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Topic: Choosing a 3.3V Voltage Regulator (Read 6 times) previous topic - next topic

kalum



Remember that 3.7v is the nominal voltage, when li-ion batteries are fully charged there voltage is 4.2v, they reach 3.7 when they are roughly 70% discharged.  so you have plenty of room to operate. When they reach 3.4v its time to switch the circuit off, although the lowest recommended voltage is 3.0v beyond which most li-ion batteries safety circuits will cut the power off.


3.7V is 10% charged, and 3.8V is the lowest it should be discharged for good health.


This is wrong info.  Li-ions can be safely used to 3.0v, beyond which the cutout circuit in the battery will prevent further discharge. I quote "If the voltage drops below 2.50 V per cell, the battery protection circuit may also render it unchargeable with regular charging equipment. Most battery protection circuits stop at 2.7-3.0 V per cell." http://en.wikipedia.org/wiki/Li_ion_battery
For example The lithium ion battery protection IC UCC3952-1 datasheet says that it cuts off at 2.65 volts.

See also http://focus.ti.com/general/docs/lit/getliterature.tsp?literatureNumber=slua015&fileType=pdf
This contains the discharge profile of a li-ion and you can see that the lowest voltage is 2.7, so 3.7 is NOT 10% capacity as you mentioned.  You can safely use Li-ions till the voltage is as low as 3v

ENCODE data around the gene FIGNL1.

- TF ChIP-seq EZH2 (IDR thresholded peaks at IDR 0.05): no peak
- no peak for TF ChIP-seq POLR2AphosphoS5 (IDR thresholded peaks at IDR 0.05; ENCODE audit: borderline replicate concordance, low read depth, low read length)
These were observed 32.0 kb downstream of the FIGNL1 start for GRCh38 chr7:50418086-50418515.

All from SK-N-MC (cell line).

Infact there are buck boost ic's which will give 3.3 v even when the voltage of the lithium in is less than 3.3v, for example the wonderful sc632a ic can give 3.3v even at a battery voltage of 2.95 volts.

So to summarise the safe voltage for li-ion or li-poly batteries are 3.0 to 4.2 volts

olikraus

Just to add a new Idea: What about a SEPIC converter with a DC/DC converter like LT1615.
The datasheet of the LT1615 contains such a circuit which generates 3.3 Volt from any value between 2.5 to 4.2 Volt.

Oliver

kalum


Just to add a new Idea: What about a SEPIC converter with a DC/DC converter like LT1615.
The datasheet of the LT1615 contains such a circuit which generates 3.3 Volt from any value between 2.5 to 4.2 Volt.

Oliver


Yes, you can use such a citcuit, there are also buck and boost regulators like the sc632a, they act like a linear regulator till the batteris votage is near 3.3v, then when the batteries voltage goes lower, they use a capacitor or inductor to boost the voltage to 3.3v. They can give 3.3v output for 300ma max from a input of 2.95 to 5v.  LInear technologies has plenty of such buck boost ic's too....

MarkT

Searching Farnell's catalog found only _one_ TO92 regulator with >=300mA current and <=400mV drop out!  The L4931CZ33-AP - there are lots of surface mount parts, the SOT223 ones aren't too hard to solder and they have much lower dropout voltages too.
[ I won't respond to messages, use the forum please ]

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